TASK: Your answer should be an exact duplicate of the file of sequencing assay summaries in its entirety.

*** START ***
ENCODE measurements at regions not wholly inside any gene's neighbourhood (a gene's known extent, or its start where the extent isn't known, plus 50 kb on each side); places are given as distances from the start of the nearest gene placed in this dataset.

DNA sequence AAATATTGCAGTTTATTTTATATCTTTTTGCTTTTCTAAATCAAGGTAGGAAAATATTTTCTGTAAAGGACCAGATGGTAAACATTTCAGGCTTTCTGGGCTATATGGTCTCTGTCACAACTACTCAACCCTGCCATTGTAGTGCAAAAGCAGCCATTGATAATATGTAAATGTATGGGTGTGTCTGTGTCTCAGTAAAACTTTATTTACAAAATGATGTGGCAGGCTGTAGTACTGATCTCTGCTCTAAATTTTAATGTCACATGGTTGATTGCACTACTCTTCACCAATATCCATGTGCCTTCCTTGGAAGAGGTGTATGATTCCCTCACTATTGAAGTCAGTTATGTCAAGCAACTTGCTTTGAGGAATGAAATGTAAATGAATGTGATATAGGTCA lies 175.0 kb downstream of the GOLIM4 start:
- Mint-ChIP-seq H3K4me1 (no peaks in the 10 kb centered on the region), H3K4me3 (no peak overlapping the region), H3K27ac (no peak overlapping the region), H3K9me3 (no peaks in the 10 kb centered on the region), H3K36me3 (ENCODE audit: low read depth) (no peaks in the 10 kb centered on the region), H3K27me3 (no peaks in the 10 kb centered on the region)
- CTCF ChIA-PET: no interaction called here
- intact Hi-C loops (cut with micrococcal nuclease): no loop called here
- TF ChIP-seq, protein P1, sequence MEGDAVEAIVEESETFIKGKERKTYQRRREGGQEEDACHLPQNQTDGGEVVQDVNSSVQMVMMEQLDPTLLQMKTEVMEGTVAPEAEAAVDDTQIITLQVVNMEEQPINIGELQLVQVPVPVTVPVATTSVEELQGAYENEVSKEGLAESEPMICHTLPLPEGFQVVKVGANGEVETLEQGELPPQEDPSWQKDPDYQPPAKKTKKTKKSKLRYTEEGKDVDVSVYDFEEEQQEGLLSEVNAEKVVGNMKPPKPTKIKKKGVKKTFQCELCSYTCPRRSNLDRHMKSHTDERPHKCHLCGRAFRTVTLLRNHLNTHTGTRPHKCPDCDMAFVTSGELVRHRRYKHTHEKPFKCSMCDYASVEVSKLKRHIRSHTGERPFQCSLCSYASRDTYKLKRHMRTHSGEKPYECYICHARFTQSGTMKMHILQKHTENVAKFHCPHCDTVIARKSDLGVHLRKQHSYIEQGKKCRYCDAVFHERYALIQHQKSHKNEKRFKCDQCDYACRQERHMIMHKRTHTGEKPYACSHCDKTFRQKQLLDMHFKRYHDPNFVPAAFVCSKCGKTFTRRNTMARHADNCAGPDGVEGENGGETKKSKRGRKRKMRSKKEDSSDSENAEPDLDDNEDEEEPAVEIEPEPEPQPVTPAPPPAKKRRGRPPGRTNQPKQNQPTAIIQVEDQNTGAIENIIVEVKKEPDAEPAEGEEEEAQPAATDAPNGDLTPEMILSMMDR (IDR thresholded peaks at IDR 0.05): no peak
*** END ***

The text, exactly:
ENCODE measurements at regions not wholly inside any gene's neighbourhood (a gene's known extent, or its start where the extent isn't known, plus 50 kb on each side); places are given as distances from the start of the nearest gene placed in this dataset.

DNA sequence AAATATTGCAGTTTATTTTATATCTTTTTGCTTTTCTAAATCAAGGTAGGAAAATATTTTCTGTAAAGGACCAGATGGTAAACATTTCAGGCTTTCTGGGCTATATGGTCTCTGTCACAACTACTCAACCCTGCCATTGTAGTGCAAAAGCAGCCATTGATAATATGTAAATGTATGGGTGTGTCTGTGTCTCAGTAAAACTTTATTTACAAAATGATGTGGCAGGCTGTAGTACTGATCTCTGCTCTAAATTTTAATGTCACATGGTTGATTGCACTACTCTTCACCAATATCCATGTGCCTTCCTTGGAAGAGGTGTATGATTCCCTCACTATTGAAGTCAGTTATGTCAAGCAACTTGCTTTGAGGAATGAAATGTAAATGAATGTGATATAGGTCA lies 175.0 kb downstream of the GOLIM4 start:
- Mint-ChIP-seq H3K4me1 (no peaks in the 10 kb centered on the region), H3K4me3 (no peak overlapping the region), H3K27ac (no peak overlapping the region), H3K9me3 (no peaks in the 10 kb centered on the region), H3K36me3 (ENCODE audit: low read depth) (no peaks in the 10 kb centered on the region), H3K27me3 (no peaks in the 10 kb centered on the region)
- CTCF ChIA-PET: no interaction called here
- intact Hi-C loops (cut with micrococcal nuclease): no loop called here
- TF ChIP-seq, protein P1, sequence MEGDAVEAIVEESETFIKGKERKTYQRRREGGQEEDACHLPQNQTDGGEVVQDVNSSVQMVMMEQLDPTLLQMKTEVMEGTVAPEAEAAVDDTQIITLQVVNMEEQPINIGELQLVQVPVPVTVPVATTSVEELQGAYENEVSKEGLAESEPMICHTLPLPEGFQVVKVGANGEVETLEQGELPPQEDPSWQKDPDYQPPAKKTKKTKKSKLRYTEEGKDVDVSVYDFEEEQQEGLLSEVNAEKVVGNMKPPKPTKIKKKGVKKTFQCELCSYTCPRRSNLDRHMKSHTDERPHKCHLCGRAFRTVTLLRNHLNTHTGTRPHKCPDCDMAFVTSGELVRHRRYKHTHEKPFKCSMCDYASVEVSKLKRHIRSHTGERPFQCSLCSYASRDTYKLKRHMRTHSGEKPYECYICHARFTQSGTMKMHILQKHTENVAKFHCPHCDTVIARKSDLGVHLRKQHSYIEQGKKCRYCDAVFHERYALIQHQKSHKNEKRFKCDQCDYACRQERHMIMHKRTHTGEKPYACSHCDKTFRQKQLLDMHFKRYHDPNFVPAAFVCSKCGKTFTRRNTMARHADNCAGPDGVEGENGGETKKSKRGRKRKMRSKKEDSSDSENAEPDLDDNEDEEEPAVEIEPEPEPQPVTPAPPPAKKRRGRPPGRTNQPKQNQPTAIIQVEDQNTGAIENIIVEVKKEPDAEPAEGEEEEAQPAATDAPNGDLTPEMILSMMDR (IDR thresholded peaks at IDR 0.05): no peak